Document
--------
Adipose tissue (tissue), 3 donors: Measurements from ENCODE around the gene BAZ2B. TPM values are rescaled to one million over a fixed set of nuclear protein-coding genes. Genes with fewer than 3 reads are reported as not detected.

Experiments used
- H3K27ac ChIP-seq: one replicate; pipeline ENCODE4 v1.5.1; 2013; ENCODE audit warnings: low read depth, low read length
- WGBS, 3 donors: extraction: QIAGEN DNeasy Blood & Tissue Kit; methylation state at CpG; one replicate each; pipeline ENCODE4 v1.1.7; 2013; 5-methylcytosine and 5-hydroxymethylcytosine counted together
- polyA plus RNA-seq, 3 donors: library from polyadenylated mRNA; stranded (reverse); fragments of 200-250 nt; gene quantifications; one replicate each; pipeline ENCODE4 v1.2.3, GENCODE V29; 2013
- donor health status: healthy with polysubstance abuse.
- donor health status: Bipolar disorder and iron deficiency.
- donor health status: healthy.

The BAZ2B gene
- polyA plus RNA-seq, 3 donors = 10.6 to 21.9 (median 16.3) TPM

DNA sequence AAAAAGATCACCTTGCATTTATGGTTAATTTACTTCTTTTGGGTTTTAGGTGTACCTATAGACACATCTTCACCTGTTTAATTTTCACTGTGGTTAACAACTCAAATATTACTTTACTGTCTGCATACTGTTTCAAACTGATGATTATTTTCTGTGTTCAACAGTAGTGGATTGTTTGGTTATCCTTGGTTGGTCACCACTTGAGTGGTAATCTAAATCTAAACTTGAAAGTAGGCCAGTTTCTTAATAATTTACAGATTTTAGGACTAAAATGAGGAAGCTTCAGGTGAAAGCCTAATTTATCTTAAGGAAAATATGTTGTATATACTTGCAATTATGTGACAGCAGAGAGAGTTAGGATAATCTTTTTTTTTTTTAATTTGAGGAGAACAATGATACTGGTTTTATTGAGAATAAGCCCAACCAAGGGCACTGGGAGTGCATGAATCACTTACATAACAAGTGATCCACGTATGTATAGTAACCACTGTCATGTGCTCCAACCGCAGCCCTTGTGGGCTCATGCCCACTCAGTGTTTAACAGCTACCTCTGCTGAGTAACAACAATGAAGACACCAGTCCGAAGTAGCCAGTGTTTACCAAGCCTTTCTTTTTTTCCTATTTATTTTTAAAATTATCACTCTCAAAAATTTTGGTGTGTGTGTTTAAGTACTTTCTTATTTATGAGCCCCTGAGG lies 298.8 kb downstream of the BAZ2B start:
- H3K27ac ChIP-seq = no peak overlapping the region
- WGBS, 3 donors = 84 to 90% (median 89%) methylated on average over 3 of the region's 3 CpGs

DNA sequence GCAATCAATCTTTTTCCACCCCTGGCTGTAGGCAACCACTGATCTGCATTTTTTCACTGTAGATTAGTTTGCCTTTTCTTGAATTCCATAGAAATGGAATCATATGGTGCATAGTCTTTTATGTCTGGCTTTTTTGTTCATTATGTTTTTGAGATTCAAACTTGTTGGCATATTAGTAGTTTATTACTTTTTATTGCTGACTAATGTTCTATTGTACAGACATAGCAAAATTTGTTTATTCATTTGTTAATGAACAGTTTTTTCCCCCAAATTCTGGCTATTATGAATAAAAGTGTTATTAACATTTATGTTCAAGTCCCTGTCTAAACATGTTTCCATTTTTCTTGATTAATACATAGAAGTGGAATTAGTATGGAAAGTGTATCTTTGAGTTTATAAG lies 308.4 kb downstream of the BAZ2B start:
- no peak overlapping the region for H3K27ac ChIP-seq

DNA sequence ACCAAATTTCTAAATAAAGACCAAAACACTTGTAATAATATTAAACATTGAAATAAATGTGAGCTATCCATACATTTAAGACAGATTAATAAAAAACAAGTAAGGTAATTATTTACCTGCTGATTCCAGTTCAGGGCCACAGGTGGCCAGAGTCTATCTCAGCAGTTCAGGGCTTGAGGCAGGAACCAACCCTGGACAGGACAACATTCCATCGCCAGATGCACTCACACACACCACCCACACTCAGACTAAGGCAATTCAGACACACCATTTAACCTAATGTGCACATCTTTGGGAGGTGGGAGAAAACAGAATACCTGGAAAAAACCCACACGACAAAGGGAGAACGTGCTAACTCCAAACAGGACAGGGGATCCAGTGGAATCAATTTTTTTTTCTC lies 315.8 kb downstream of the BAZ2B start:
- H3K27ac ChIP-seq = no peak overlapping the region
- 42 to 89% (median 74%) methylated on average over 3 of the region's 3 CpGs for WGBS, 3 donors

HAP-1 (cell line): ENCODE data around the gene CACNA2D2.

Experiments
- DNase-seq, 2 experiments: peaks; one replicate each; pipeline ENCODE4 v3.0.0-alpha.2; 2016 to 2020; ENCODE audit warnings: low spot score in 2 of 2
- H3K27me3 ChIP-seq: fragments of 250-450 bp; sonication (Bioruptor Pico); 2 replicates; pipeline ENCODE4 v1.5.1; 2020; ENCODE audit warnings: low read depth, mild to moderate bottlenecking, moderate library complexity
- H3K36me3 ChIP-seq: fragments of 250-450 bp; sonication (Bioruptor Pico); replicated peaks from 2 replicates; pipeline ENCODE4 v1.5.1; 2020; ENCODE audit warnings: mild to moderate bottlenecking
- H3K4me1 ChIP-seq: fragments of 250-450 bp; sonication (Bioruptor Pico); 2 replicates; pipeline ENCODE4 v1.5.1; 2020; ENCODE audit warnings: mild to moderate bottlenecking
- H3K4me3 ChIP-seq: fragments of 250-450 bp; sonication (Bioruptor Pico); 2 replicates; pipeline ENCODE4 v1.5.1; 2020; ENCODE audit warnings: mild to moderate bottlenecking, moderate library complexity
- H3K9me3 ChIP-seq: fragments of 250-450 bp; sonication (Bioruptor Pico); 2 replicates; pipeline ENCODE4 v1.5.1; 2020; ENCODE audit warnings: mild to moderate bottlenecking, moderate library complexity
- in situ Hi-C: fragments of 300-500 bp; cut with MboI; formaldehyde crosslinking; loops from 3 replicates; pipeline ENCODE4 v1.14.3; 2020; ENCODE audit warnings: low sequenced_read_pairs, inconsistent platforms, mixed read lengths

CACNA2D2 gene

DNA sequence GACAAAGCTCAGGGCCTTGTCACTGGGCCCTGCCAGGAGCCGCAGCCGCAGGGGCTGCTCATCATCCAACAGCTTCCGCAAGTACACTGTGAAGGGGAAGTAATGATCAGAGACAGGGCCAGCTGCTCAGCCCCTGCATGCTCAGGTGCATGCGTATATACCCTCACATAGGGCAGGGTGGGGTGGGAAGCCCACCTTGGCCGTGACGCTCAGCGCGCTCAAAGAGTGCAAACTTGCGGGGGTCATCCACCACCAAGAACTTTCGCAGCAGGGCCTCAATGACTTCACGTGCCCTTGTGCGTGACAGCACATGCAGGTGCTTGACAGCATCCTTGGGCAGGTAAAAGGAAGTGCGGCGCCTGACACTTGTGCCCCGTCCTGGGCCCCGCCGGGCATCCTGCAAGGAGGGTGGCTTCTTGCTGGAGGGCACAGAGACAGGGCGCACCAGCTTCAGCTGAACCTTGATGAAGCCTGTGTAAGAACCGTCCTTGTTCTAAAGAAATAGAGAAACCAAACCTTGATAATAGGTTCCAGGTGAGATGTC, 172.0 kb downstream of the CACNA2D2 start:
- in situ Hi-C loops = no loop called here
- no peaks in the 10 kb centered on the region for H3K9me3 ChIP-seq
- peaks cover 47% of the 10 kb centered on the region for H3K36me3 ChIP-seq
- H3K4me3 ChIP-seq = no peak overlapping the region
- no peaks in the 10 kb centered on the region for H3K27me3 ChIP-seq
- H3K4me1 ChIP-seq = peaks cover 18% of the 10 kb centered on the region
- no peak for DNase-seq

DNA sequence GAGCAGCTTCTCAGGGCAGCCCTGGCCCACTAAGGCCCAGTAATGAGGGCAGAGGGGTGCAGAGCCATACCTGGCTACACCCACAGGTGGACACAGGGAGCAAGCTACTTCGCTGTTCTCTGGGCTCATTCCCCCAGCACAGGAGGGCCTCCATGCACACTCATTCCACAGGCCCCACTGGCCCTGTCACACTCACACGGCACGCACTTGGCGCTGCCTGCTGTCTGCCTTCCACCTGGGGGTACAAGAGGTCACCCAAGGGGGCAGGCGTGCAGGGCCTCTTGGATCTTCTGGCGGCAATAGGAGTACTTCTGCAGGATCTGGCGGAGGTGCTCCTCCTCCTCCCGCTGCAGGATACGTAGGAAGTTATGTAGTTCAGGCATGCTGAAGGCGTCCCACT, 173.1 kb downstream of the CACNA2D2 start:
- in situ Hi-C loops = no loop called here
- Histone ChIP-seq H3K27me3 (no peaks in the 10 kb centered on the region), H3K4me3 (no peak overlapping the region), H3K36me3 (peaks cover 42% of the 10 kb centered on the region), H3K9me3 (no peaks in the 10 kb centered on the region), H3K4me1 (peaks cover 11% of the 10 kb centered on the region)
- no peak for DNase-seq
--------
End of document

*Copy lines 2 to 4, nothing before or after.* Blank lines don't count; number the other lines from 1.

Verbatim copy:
Experiments used
- H3K27ac ChIP-seq: one replicate; pipeline ENCODE4 v1.5.1; 2013; ENCODE audit warnings: low read depth, low read length
- WGBS, 3 donors: extraction: QIAGEN DNeasy Blood & Tissue Kit; methylation state at CpG; one replicate each; pipeline ENCODE4 v1.1.7; 2013; 5-methylcytosine and 5-hydroxymethylcytosine counted together